Every day in our consumer-driven society, we are faced with choices involving quality versus price.
Yes, I could buy the dress from Primark … under subdued lighting I might get away with it; but for sure I will feel much happier and more confident in the model with a higher price tag and a recognisable label. The cut will be more flattering, the fabric of a higher quality and I know that it won´t burst open at the seams if I sneeze or sit down suddenly!
We all have certain standards regarding what will “make the cut” on the wardrobe front (personally I draw the line at plastic shoes, however stylish); but what happens when we are faced with more significant choices – like the cars we drive, the airlines we fly, and purchases relating to our health and well being.
In short: what price are we prepared to pay for safety?
For some of us it is a no brainer.
Jon Lee – I learned – specialises in highly sophisticated safety equipment designed to prevent accidents in industrial processes such as refineries, power plants and oil platforms around the world. As such, his work also features risk analysis and risk assessments before he can recommend the right safety equipment which would take over control should the process stray outside its parameters leading to an explosion or other catastrophe.
“If you’ve got the right safety systems in place then you are further diminishing the risk of human error.
“Obviously these safety improvements to a plant are going to cost money and some customers will question the necessity of paying for them.
“The other choices, in the case of a refinery, would be to switch it on and run the high risk of an accident; or not to switch it on at all and not make any money.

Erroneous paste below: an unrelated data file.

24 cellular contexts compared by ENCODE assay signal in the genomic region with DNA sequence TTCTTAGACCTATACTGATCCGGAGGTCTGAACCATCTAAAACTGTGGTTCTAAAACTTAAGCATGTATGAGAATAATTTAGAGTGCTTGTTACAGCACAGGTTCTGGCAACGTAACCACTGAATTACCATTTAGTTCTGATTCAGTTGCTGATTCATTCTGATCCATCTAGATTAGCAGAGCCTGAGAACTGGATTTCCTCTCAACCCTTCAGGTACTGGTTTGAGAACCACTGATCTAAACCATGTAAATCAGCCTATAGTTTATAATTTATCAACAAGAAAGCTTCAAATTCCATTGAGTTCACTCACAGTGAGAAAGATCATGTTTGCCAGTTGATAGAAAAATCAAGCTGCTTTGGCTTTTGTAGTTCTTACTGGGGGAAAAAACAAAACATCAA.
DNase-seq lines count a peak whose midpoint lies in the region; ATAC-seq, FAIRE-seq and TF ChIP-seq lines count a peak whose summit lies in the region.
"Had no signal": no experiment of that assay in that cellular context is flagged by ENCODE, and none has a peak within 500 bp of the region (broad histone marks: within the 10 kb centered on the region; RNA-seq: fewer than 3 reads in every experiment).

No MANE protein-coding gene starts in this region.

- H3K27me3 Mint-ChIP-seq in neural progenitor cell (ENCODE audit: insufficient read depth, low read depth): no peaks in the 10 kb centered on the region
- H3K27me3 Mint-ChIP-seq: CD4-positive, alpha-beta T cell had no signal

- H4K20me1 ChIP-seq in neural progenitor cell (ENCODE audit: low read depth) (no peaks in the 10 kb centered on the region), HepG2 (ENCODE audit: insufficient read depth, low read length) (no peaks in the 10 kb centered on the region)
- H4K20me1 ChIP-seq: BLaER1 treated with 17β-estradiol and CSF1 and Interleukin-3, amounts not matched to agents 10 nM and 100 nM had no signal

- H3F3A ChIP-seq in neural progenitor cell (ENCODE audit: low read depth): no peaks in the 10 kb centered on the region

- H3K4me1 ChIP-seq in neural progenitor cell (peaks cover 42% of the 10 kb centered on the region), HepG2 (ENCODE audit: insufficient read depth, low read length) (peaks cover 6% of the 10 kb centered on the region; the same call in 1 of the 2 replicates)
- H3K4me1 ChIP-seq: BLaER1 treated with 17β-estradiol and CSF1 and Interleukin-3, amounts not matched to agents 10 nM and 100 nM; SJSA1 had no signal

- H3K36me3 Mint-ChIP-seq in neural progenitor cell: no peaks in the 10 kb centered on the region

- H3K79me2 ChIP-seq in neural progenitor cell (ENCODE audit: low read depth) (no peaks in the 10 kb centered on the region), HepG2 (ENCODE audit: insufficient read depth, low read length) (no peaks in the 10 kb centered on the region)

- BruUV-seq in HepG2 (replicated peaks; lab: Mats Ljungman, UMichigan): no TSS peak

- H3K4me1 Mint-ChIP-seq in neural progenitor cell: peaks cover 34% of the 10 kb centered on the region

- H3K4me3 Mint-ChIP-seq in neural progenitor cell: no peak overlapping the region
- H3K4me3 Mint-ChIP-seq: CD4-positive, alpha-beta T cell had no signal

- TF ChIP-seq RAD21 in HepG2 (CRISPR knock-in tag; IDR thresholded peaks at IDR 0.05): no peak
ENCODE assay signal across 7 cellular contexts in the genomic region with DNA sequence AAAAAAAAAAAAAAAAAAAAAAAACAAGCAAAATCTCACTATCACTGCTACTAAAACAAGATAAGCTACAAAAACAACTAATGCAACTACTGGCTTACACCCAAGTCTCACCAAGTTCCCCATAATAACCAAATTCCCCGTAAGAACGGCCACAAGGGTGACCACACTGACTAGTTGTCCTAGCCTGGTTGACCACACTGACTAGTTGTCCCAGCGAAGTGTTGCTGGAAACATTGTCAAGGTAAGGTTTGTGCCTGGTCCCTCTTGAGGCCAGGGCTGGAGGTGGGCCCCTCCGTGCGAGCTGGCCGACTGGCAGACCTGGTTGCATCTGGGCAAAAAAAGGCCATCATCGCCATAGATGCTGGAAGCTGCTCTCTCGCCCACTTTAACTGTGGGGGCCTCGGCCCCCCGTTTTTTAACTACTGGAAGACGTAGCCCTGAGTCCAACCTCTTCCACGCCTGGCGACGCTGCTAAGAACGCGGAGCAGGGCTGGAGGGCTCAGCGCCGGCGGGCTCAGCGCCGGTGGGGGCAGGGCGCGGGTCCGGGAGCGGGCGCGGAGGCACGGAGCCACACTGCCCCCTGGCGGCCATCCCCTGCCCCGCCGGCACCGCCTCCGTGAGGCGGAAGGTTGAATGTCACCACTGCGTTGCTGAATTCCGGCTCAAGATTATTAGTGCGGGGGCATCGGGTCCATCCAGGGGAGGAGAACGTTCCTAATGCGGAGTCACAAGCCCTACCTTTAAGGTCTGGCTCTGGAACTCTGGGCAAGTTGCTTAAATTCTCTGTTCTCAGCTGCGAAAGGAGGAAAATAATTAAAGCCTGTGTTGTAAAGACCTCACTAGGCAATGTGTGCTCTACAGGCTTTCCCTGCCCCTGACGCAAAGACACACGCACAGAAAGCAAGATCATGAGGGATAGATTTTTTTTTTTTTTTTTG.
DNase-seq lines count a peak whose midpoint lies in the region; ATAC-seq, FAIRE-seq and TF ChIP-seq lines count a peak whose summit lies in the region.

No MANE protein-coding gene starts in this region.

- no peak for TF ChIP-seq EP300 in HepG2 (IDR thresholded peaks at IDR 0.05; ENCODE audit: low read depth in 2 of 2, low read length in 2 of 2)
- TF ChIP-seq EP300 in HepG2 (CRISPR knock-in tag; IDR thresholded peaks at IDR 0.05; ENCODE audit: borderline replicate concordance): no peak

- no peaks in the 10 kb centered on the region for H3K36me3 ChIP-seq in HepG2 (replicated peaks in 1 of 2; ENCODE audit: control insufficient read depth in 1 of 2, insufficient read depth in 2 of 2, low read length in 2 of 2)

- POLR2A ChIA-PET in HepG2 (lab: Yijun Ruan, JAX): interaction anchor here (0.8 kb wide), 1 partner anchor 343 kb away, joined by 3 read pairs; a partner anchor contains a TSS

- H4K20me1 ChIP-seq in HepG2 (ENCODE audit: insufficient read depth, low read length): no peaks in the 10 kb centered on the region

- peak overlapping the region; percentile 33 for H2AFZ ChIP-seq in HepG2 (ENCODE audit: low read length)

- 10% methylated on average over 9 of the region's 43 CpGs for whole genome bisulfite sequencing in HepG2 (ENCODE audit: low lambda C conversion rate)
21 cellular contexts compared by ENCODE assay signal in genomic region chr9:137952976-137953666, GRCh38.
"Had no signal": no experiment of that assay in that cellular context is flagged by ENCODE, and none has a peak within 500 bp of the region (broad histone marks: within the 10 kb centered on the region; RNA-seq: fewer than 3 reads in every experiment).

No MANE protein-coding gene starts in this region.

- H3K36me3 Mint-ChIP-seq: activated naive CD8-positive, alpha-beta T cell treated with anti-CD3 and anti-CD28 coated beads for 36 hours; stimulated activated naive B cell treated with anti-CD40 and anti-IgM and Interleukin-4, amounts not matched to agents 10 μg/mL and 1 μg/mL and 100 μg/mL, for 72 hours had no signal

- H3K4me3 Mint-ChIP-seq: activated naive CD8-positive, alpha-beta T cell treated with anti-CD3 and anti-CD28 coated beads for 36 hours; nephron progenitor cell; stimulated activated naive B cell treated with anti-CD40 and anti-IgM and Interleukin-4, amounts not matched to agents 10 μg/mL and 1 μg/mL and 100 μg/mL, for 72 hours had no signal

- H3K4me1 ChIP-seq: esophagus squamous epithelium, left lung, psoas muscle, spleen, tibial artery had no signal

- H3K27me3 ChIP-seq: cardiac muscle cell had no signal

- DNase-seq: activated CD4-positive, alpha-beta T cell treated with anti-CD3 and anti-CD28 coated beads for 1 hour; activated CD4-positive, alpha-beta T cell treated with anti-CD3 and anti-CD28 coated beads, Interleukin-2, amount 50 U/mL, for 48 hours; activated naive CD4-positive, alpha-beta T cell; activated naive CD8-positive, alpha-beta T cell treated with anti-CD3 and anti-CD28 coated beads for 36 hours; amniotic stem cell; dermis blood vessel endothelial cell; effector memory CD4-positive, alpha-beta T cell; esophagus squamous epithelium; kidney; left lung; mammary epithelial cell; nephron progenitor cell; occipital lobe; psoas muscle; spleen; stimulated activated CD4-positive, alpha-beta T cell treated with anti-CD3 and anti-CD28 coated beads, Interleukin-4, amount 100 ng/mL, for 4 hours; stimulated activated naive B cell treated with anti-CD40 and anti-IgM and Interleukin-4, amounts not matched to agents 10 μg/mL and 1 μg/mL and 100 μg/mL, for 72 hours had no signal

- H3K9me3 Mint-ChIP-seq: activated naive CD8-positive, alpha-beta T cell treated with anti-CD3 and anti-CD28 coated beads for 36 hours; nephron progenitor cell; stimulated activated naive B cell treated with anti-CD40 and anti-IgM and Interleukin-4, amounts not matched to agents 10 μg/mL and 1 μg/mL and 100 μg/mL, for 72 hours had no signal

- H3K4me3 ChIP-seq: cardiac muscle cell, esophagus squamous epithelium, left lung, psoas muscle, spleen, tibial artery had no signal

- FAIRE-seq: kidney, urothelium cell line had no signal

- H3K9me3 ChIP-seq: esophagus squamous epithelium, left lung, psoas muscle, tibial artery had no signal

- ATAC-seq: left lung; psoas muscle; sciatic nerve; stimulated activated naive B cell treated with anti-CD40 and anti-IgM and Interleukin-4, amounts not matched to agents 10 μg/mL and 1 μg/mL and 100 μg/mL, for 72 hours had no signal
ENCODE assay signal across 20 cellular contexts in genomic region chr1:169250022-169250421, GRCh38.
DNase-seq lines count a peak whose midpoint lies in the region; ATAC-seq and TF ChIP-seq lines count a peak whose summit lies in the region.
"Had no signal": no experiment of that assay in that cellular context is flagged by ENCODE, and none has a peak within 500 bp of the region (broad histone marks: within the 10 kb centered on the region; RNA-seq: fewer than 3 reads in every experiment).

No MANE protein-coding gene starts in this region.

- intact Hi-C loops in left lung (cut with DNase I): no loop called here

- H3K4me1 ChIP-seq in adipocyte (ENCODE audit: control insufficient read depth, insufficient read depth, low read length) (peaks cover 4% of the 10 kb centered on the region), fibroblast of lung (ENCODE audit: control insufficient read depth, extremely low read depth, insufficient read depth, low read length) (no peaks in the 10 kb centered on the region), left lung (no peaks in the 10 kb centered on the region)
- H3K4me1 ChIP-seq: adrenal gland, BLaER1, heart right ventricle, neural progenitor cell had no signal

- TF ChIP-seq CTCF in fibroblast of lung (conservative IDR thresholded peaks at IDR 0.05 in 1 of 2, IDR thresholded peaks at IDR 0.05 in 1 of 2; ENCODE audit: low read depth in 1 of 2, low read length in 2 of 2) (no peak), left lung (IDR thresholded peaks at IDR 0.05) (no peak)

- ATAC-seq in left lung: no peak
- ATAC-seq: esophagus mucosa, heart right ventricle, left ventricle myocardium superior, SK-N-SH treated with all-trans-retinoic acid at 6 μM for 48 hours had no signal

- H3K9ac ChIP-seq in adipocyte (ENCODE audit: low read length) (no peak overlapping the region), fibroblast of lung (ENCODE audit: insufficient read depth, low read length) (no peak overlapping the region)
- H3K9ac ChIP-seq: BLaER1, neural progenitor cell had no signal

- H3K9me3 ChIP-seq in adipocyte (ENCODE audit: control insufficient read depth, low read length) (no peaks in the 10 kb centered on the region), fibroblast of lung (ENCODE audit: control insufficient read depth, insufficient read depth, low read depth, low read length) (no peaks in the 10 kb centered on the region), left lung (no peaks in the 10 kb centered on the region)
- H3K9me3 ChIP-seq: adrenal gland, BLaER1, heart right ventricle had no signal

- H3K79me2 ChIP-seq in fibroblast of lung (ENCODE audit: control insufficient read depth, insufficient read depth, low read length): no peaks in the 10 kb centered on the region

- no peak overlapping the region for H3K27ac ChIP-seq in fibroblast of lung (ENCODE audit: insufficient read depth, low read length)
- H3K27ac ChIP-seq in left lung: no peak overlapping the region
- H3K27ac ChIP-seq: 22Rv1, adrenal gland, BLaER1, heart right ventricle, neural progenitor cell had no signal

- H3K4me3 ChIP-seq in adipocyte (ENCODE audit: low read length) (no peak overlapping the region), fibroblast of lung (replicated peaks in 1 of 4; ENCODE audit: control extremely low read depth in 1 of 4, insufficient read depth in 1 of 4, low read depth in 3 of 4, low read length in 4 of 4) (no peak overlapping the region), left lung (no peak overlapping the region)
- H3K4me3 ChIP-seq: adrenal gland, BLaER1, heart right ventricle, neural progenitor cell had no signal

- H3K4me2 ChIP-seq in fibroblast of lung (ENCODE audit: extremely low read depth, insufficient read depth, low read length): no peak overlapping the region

“If you think that safety is expensive, try having an accident”, he reminds his global customers.
Working in this field, Jon finds weighing up the cost of “peace of mind” in other areas of his life, straightforward.
“I use the same philosophy: you get what you pay for in life. I believe that if you can afford to have the better things why not have them. What’s the point in economising – you’re not going to take it with you.
“If the choice is between a small cheap car from China and a highly-developed expensive car from Germany – everyone would consider the German model to be safer. Some people might be prepared to sacrifice safety for something cheaper – but not me.”
With this philosophy it is hardly surprising that, when Jon made the decision to have Laser Eye Surgery (after his frustrating High Street experiences), he selected the London Vision Clinic.
When we met at Paddington Station he told me how thrilled he is with the results.
“When I came here immediately after the operation I looked up at the departure board and pointed out to my wife (without thinking) that our train was from Platform 12.
They had both looked at each other and laughed when they realised that Jon could see the announcement boards clearly without glasses or contacts.
“Sometimes I forget and take this new sight for granted. Then, before going to bed, I think that I have forgotten to take out my contact lenses! It is lovely to realise that I don’t have to.”
He is also delighted with all the extra space in his bathroom cabinet, while the novelty of not having to pack all of his glasses and contact lens paraphernalia for business trips will take a very long time – if ever – to wear off.
Knowledge Dispels Fear
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